A total of 21 Recent species of the genus Ilyocypris were included in the analysis. One species, Indiacypris dispar Hartmann, 1964 was chosen as the outgroup taxon. Twenty characters were scored, based on the study of available material and on the published descriptions of Ilyocypris species. The most plesiomorphic character state was given the value “0,” and apomorphic states “1,” “2,” and “3.” The matrix (Appendix 1) was created using WinClada, version 1.00.08 (Nixon 2002), and then analysed using NONA, version 2 (Goloboff 1999). Before running the analysis characters were weighted so that the characters from 0–4 were weighted 0.5, characters 9, 14, and 16 were weighted 0.75, while all other characters were weighted 1. Some of the characters were downweighted because either their state is uncertain in many species, or they are shown to be variable between closely related species. The cladistic analysis was performed using the Rachet Island Hopper search with the default parameters: 200 replications; one tree to hold; three characters to sample; 10 random constraint level and amb-poly= (amb- collapses a branch if the ancestor and descendant have different states under same resolutions of multistate characters or of “-”; poly=treats trees as collapsed). The Rachet Island is a method that searches tree space very efficiently by reducing the search effort spent on generating new starting points and retaining more information from existing results of tree searches. The number of informative characters was limited by the much reduced body plan in the family, as well as the great number of species descriptions that are lacking in detail.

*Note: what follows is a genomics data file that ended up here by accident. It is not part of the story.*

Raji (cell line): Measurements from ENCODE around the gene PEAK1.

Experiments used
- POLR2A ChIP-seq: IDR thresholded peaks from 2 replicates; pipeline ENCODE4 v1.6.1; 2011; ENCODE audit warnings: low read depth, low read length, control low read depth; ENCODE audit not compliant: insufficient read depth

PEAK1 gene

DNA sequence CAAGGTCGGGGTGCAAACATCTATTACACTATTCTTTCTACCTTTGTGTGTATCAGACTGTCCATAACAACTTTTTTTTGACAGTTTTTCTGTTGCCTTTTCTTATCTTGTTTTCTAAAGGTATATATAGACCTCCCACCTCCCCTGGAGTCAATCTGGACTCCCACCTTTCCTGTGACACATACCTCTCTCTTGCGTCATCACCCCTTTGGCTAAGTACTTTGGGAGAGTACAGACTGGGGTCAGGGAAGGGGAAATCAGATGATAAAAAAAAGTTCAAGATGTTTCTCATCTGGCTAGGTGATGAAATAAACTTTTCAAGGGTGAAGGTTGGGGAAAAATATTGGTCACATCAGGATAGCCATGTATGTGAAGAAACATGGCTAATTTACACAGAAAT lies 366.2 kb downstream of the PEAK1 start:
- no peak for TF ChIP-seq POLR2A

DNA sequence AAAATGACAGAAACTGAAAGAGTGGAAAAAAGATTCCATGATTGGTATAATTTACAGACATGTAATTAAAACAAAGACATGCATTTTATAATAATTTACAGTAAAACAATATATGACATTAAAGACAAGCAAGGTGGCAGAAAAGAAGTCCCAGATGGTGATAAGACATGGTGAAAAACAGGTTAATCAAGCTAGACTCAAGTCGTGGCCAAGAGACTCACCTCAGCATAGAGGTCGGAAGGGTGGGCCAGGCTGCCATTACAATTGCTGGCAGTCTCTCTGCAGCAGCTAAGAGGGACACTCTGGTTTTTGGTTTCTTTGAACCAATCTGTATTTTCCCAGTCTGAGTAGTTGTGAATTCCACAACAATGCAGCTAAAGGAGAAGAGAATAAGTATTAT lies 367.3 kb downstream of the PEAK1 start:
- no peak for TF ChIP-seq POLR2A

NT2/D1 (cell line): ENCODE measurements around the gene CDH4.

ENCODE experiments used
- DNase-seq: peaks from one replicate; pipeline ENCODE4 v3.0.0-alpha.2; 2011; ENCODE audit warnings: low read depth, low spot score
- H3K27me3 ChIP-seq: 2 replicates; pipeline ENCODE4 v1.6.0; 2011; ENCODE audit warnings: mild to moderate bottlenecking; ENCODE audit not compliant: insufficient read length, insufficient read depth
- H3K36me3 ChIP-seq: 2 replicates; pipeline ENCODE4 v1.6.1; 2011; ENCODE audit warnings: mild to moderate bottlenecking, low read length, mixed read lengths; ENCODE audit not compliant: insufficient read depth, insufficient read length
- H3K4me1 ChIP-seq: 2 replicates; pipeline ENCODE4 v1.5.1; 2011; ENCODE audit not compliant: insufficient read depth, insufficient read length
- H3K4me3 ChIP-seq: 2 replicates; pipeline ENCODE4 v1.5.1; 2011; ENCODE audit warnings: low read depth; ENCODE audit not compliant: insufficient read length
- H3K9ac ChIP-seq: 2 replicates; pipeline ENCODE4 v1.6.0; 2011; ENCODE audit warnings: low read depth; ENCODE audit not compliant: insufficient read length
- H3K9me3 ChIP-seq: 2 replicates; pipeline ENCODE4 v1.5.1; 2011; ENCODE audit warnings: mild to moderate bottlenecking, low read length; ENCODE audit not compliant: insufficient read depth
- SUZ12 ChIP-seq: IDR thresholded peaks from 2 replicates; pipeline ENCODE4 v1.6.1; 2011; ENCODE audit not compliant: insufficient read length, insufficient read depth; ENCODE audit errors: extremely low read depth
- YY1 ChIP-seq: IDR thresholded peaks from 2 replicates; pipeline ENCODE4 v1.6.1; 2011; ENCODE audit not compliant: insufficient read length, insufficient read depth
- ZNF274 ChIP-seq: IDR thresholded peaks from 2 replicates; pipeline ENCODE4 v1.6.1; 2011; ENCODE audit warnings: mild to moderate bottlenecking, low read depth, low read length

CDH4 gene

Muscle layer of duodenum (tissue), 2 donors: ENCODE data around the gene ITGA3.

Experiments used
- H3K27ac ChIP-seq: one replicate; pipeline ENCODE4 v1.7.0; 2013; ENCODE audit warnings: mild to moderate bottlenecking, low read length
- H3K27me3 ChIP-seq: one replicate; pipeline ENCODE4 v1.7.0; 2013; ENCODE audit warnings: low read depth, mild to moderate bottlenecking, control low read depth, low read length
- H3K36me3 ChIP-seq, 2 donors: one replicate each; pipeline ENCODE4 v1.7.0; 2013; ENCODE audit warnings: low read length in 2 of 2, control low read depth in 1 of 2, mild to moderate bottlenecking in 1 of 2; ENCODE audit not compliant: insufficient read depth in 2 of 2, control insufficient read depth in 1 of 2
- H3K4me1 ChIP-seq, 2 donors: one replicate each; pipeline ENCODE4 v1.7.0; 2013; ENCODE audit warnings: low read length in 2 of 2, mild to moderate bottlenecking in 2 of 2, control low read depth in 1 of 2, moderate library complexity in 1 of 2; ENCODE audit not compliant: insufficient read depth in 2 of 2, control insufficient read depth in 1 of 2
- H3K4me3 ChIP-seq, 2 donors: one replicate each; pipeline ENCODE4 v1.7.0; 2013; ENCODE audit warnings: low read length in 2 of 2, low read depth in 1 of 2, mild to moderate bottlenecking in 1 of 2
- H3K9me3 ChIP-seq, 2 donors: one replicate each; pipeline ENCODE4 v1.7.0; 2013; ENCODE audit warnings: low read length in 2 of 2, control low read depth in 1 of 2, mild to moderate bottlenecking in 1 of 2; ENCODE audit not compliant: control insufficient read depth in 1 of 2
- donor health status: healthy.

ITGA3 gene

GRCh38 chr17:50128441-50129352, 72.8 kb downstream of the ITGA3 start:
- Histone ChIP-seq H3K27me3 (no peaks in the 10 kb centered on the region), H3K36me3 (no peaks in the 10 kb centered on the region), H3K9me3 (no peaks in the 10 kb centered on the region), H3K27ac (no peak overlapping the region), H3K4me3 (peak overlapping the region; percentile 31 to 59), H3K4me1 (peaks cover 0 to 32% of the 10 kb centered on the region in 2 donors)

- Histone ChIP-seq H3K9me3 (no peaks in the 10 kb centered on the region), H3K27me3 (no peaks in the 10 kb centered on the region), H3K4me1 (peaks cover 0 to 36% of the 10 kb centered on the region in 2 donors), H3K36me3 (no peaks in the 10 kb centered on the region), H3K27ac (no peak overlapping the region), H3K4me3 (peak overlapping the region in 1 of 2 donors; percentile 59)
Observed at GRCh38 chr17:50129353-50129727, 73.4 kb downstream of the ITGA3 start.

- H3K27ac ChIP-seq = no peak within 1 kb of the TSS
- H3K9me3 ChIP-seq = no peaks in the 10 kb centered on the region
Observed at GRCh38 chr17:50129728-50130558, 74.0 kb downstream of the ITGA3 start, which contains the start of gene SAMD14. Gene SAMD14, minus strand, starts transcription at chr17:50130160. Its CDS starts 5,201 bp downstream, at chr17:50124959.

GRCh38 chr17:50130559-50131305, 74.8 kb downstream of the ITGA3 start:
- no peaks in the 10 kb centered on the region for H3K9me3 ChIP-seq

List of characters used in the analysis:
0. Dorsal margin of the shell: flat (0); inclined (1)
1. Lateral allae: present (0); absent (1)
2. Lateral allae: present and pointed (0); present and rounded (1); absent (2)
3. Marginal tubercles/spines: present (0); absent (1)
4. Antero-dorsal margin: rounded (0); sinusoid (1)
5. Swimming setae on A2: reaching and exceeding tip of terminal claws (0); shorter (1)